(Bloomberg) -- Samsung Electronics Co.’s labor union said it plans to carry out its first strike ever, adding to the challenges for South Korea’s largest company as it seeks to recover from setbacks in its semiconductor business.

The National Samsung Electronics Union, the largest of the tech giant’s several unions with about 28,000 workers, announced the decision Wednesday after wage negotiations with management stalled. The two sides have been in discussions since the start of this year but have failed to resolve their differences. 

“What we want is not a 1-2% wage increase. What we want is to be paid fairly for the amount of work done,” the union said in a statement in front of Samsung’s offices in Seoul. “We want to be compensated for our labor fairly and transparently.”

The union’s decision comes as Samsung, led by Executive Chairman Jay Y. Lee, finds itself in the unusual position of playing catchup in a key sector of the chips industry. Local rival SK Hynix Inc. has jumped out to an early lead in the memory chips that are used for the development of artificial intelligence services, a booming sector of the business. 

Samsung shares fell as much as 3.1% after the strike was reported, taking their loss since an April peak to more than 10%.

“The company remains committed to engaging in good faith negotiations with the unions, and is making every sincere effort to an agreement,” Samsung said in a statement.

It’s unclear how the union action will affect Samsung’s business. Some of the union workers plan to skip work on June 7. Union leaders say they have estimated the number of workers who will participate internally but declined to specify the figure.

They have plans for a subsequent strike if management declines to engage in talks, but wouldn’t reveal the date.

The first strike day is a Friday, between a Thursday holiday and the weekend, so the absences will let workers take an extended break. Union leaders don’t expect a significant impact to production lines for chips and other electronics since much of the operation is automated and Samsung has an extensive workforce.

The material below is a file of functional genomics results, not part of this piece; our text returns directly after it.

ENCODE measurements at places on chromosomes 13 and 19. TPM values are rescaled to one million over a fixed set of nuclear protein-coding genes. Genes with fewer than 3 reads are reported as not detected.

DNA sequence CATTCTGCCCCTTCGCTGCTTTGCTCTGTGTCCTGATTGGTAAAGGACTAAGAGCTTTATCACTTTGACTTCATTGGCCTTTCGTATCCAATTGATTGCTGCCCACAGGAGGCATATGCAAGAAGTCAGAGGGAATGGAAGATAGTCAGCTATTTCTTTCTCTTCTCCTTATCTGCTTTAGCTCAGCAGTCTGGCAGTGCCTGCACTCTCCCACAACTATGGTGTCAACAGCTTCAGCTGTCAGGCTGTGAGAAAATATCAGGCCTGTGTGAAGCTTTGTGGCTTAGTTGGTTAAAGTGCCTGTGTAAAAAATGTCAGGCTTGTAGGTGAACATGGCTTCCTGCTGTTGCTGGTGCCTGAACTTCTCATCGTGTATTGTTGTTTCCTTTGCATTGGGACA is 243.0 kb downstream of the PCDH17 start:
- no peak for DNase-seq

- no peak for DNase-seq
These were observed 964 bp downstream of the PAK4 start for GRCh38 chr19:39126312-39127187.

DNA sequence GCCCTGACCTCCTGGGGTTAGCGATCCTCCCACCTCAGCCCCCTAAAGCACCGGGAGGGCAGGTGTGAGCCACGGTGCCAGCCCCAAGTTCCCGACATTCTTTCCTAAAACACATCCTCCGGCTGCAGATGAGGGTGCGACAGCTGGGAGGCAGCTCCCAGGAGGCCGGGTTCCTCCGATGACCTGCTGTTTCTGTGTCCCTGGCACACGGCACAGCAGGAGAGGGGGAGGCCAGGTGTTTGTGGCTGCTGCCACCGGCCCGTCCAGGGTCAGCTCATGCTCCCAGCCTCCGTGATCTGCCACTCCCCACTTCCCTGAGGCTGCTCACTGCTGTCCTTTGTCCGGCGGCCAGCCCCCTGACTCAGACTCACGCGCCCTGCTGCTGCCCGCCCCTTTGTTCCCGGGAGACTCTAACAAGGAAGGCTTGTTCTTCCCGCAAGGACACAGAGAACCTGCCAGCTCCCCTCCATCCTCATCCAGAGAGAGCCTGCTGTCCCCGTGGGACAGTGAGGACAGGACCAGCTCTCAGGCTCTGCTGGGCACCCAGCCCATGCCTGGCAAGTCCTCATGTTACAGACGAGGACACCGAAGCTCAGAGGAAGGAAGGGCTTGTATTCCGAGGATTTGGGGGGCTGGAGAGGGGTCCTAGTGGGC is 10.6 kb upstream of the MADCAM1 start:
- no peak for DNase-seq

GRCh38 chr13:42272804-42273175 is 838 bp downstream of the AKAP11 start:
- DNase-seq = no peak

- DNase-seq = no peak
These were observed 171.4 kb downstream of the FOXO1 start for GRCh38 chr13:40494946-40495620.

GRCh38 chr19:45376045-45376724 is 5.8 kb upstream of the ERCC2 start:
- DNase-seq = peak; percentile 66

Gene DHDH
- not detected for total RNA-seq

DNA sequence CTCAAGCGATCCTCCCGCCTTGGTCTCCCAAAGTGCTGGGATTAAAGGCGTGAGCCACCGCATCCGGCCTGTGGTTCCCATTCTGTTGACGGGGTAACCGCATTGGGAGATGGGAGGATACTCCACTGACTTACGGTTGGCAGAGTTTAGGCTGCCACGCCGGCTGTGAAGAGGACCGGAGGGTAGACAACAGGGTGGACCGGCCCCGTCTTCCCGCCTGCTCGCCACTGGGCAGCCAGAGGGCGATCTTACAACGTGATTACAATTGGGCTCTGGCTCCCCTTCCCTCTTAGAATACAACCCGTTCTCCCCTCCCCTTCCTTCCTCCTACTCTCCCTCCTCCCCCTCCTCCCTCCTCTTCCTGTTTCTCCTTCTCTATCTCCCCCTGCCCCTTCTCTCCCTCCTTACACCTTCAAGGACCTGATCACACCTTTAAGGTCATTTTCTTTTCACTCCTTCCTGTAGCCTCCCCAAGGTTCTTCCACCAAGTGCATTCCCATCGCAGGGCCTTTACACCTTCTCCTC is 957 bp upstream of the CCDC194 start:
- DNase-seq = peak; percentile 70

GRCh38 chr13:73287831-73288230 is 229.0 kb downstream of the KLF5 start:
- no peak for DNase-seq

The union wants top management, including Lee, to take their views more seriously. The heir of the company’s founding family pledged in 2020 to end its past practices of suppressing organized labor activities.

“Despite Chairman Jay Y. Lee’s declaration that non-union management will be eliminated, there is no change in the management’s attitude,” the union said. “We can no longer stand by the company’s lack of will to negotiate.”

Son Woo-mok, head of the union, said that one of the key issues in negotiations is bonus payments. In March, Samsung’s labor-management council decided to increase this year’s pay by 5.1%. 

South Korea has been working to contain inflation in recent months, like many other countries. Korea’s inflation slowed more than expected in April, with consumer prices rising 2.9%.

Unionized workers have drawn a public backlash after holding a concert-like rally with performances by celebrities in Seoul last week. Samsung Electronics has not had a strike since its founding in 1969.

--With assistance from Vlad Savov and Shinhye Kang.

(Updates with company comment from sixth paragraph)

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